Irving’s mechanical stride churned up as much sand and water as the storm itself, but his sure footing and powerful piston legs added additional momentum to their walk, standing firm against the waves that threatened to suck them back out to the deeper water. As they reached the shallows, Meekins splashed out to meet them and released the line from Danville’s vest.
Danville was dragged out of the foaming waters. His stomach cramped and he retched. Salt water burned his throat. A heavy hand clapped him on the back, causing him to gag and cough again.
“Good work.” It was Etheridge.
Danville gasped and spat water. He nodded weakly.
“Catch your breath. We’ve got this.” Etheridge strode toward the winch embedded into the stone promontory further up the beach, signaling the men.
Danville watched, exhausted, as the crew attached the rope and winched it taut. A few men waded into the water as far as they dared to catch incoming passengers. Even with the whipping wind and blinding rain, the team worked with amazing precision as, one by one, they helped passengers off of the ship, but it was too slow. They all heard the groaning of the ship as she was brutally beaten by the storm and dragged on the reef.
“We won’t get them off fast enough,” Danville whispered. “She’s going to break up. Slow, but fast enough that we won’t get them all.”
As if she heard, the ship responded with another groan and crack of timber.
“And there’s nothing we can do,” Meekins finished. His red eye was the only light on their part of the beach. Further up the shore, though, there was a string of dim lanterns. A trail of too few passengers trudged through the muck to the station.
Danville leapt to his feet as a thought struck him. “Maybe not!” He raced up the beach, his lungs still burning from his earlier swims.
Etheridge turned around, a frown on his face and weary disappointment in his eyes. He knew they were fighting a losing battle.
Danville saluted. “I have an idea.” He outlined his plan, and a slow smile spread across Etheridge’s face.
“They’re ready!” Meekins yelled. The winds had picked up again, making it harder to hear; harder to maneuver. No more passengers could slide down the rope line, but the winds would help with Danville’s plan. The lighthouse blinked a slow signal out to the ship. Meekins read the response from the ship, her bright yellow flares arcing up into the cloud-filled sky. The crew understood.
The buoy line was no longer winched to the promontory. Instead it was slack, held in place by the crewmen of the station, who stood lined up, their faces grim.
“We can do this. I know we can,” Danville said.
Etheridge’s deep voice boomed. “All right men, heave!”
With an audible mass exhalation of air, eight men gripped the rope and leaned back. The rope snapped taut.
Metal limbs strained. Danville gritted his teeth and stepped into the line of men. Number seven. He didn’t have any Algerine mechanical parts, but he still could help. The line of men pulled and took a step back, then another.
“She’s moving!” Danville threw himself into the task. His muscles strained. “Heave!”
“We’ll pull the whole goddammned ship in to shallow water if we have to!” Etheridge sounded fierce, challenging the whole ocean himself.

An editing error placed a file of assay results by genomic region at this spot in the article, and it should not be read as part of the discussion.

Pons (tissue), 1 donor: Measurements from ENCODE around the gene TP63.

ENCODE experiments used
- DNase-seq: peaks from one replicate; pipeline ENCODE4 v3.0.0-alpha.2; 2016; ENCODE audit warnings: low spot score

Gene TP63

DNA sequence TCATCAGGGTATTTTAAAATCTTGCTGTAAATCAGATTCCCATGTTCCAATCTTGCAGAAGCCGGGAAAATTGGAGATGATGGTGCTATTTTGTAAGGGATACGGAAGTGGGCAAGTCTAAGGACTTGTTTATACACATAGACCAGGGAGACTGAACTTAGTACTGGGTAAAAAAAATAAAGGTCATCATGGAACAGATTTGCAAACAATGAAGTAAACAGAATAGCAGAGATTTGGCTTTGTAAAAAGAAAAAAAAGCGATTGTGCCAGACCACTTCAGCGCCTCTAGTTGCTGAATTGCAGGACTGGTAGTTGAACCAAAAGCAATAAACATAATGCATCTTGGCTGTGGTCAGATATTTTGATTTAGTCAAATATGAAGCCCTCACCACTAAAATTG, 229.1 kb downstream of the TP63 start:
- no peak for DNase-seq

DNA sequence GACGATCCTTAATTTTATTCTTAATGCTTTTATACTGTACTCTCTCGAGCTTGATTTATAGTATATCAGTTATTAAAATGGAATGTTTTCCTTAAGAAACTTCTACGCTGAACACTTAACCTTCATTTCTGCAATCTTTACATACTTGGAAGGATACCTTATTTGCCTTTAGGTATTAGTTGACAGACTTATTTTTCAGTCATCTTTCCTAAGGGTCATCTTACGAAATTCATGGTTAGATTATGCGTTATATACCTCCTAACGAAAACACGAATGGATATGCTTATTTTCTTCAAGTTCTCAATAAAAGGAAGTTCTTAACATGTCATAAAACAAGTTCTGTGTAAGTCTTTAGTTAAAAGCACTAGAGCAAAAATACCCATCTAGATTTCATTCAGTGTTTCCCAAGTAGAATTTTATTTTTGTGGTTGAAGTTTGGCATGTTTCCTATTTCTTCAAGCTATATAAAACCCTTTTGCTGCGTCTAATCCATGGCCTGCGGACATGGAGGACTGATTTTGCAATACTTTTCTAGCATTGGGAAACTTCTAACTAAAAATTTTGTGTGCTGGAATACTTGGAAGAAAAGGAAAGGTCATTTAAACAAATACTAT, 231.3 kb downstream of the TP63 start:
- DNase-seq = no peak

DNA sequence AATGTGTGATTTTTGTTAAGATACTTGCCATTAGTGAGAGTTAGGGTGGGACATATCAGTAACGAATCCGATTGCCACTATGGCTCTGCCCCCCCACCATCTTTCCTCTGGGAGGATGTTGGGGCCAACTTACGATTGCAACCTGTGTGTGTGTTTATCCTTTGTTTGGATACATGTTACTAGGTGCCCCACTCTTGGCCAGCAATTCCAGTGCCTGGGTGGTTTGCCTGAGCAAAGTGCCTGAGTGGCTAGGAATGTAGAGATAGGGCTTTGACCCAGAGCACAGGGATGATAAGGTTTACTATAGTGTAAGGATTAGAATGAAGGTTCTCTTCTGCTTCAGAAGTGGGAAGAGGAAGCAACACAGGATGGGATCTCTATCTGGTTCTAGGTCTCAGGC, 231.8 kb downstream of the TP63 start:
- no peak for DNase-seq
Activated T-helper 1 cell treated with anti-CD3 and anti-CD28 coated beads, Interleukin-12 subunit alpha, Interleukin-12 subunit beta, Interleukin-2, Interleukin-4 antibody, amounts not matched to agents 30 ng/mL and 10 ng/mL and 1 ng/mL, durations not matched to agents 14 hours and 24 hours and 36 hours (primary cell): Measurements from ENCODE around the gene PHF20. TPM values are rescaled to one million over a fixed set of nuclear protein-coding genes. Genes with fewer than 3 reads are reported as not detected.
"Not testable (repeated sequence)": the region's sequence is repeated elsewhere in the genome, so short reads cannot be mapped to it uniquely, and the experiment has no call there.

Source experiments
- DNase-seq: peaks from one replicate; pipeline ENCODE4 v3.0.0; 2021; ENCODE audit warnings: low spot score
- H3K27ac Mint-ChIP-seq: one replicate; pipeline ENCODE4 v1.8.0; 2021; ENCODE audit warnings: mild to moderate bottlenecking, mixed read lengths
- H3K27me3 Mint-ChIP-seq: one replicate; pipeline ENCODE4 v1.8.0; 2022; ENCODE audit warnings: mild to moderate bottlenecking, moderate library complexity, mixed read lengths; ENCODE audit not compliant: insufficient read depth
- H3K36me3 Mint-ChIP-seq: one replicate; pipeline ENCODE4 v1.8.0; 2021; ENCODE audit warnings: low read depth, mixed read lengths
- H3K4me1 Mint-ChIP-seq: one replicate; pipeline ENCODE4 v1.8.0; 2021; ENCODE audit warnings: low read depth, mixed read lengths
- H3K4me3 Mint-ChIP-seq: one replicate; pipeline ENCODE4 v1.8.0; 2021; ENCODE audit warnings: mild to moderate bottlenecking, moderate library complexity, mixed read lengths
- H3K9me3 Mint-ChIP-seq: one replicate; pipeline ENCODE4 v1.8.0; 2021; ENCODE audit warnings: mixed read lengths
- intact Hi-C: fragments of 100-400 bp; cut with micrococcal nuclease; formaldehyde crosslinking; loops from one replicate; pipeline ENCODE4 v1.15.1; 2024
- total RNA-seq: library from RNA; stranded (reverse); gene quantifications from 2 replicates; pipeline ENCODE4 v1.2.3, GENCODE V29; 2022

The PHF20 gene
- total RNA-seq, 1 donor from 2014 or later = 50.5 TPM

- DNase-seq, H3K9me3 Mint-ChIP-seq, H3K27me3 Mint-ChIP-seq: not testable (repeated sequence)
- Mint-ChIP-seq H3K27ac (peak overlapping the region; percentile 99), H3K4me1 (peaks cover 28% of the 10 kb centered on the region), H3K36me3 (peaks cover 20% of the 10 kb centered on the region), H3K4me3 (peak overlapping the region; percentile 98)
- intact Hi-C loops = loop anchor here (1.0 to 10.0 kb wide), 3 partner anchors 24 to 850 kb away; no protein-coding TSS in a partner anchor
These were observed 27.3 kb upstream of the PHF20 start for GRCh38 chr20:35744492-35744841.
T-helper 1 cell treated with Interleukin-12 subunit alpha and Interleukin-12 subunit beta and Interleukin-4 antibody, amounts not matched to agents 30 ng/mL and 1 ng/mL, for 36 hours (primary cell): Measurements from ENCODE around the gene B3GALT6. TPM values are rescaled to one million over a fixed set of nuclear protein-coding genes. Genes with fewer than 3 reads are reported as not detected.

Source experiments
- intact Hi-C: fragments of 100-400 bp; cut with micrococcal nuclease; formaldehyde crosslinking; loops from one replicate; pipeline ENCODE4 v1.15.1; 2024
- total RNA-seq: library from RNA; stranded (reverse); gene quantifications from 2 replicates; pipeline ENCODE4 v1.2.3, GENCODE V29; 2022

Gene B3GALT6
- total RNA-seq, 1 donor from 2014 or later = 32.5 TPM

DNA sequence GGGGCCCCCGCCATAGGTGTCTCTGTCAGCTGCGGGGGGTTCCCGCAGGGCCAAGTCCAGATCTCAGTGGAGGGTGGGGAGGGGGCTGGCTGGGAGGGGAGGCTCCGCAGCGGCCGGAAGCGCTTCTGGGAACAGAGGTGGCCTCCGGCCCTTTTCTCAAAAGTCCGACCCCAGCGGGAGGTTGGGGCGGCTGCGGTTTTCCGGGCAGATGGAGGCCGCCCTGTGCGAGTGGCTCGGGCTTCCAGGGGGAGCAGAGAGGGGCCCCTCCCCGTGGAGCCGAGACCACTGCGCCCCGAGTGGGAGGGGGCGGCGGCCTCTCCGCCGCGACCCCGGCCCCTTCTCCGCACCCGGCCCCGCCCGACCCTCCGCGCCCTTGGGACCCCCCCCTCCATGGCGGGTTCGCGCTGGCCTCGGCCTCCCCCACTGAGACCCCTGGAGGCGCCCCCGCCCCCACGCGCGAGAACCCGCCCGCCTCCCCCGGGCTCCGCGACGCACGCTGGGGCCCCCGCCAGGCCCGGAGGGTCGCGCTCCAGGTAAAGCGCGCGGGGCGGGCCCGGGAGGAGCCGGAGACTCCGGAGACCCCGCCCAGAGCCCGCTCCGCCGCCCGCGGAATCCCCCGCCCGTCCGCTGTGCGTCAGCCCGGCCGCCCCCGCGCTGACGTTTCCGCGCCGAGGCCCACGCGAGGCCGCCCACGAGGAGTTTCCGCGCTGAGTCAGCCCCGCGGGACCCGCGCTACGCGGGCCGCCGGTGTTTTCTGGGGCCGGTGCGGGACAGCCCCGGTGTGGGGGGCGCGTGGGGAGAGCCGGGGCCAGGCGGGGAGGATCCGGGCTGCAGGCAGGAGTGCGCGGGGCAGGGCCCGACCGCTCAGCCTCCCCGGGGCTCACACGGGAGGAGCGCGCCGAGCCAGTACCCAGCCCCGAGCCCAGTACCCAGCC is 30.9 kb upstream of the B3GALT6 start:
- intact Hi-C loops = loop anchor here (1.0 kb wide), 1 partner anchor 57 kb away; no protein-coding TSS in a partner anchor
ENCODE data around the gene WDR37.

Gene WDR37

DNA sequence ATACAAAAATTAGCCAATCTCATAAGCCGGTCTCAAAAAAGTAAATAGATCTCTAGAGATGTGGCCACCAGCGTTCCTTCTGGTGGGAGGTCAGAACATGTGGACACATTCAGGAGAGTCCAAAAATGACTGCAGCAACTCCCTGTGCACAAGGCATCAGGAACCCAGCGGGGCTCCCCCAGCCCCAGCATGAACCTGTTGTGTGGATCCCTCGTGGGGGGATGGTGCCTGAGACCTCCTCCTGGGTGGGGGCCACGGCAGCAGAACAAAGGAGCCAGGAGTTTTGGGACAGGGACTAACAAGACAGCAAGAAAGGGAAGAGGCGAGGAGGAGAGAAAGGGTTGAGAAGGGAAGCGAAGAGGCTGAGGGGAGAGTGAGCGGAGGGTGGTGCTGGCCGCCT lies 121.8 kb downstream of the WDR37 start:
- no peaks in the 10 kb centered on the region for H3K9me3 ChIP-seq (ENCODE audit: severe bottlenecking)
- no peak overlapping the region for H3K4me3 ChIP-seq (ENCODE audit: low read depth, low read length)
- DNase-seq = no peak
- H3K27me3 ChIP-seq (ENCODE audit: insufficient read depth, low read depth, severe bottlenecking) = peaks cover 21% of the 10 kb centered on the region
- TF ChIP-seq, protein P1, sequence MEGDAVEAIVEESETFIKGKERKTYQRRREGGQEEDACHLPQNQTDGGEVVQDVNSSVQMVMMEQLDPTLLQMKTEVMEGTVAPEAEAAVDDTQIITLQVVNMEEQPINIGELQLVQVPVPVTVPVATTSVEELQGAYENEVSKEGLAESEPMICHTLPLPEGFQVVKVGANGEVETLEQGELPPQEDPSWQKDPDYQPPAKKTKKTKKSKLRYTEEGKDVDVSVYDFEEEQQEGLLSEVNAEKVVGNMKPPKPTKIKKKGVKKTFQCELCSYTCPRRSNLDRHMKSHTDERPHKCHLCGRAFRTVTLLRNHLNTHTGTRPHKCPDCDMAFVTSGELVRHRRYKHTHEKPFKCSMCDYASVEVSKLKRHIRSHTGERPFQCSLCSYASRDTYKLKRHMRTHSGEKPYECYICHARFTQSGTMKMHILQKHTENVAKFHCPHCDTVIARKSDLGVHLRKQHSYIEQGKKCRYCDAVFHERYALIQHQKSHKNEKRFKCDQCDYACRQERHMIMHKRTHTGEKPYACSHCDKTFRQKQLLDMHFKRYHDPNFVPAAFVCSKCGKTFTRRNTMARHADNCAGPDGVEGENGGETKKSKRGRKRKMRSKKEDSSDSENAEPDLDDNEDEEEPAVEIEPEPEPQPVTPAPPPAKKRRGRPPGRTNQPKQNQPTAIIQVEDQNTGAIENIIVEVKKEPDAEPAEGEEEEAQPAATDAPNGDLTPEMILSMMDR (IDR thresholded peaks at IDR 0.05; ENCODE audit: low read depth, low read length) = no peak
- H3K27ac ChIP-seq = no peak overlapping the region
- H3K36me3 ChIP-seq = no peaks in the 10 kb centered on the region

He couldn’t see it from the shore, but Danville could picture the passengers and crew throwing everything overboard to lighten the ship. They would take apart everything inside so she’d float just enough, be just light enough for them to get her over the reef. They had to get her closer to shore to give them a fighting chance to live past this night.
Danville strained, his muscles aching as he attempted to keep up with the rest of the crew’s enhanced bodies. The men moved backwards, inch by terrible inch. Far out in the water, the ship screamed as her keel dragged up and over the shoal. The bottom of her ripped and tore, but she moved closer.
The red light of the lighthouse cut across the bay, its glow growing fainter and fainter as dawn brightened the sky. The clouds had gone, and almost no trace of the storm remained. Summer squalls such as those were common in the Carolinas.
Strewn across the sand like driftwood from a wreck lay the crew, panting, exhausted, but jubilant. On the beach in front of them, tipped portside like a drunken edifice, rested the two-paddled ocean-going ship. Men and women struggled from her broken form, cheering and praying thanks for their deliverance. The crewmen stirred and made their way to help the survivors back to the station.
Danville watched from farther down the beach, feeling like an outsider once again. His muscles burned, and his lungs pained him with every breath, but he couldn’t help the smile that quirked up the corners of his lips. He dusted the stubborn sand that stuck to his damp body and shivered in the early morning chill.
The whirr of machinery approached. It was the keeper. Etheridge looked years older, and his clockwork arm ground and whined. Sand and salt water clogged the machinery. Danville’s elation disappeared. He’d forgotten. He swallowed, feeling gritty tears.
Etheridge stood beside him and stared at the view—lighthouse, beach, ship, rescued passengers. “To the things needed to be done…” he murmured. Straightening, he cast a sideways glance at Danville and spoke brusquely. “It’s a beautiful morning. I’m going home.” Not waiting for any response, he began walking back to the station.
Danville followed, his gaze on the lighthouse tower, its red glow now completely extinguished in the new dawn. “So am I.”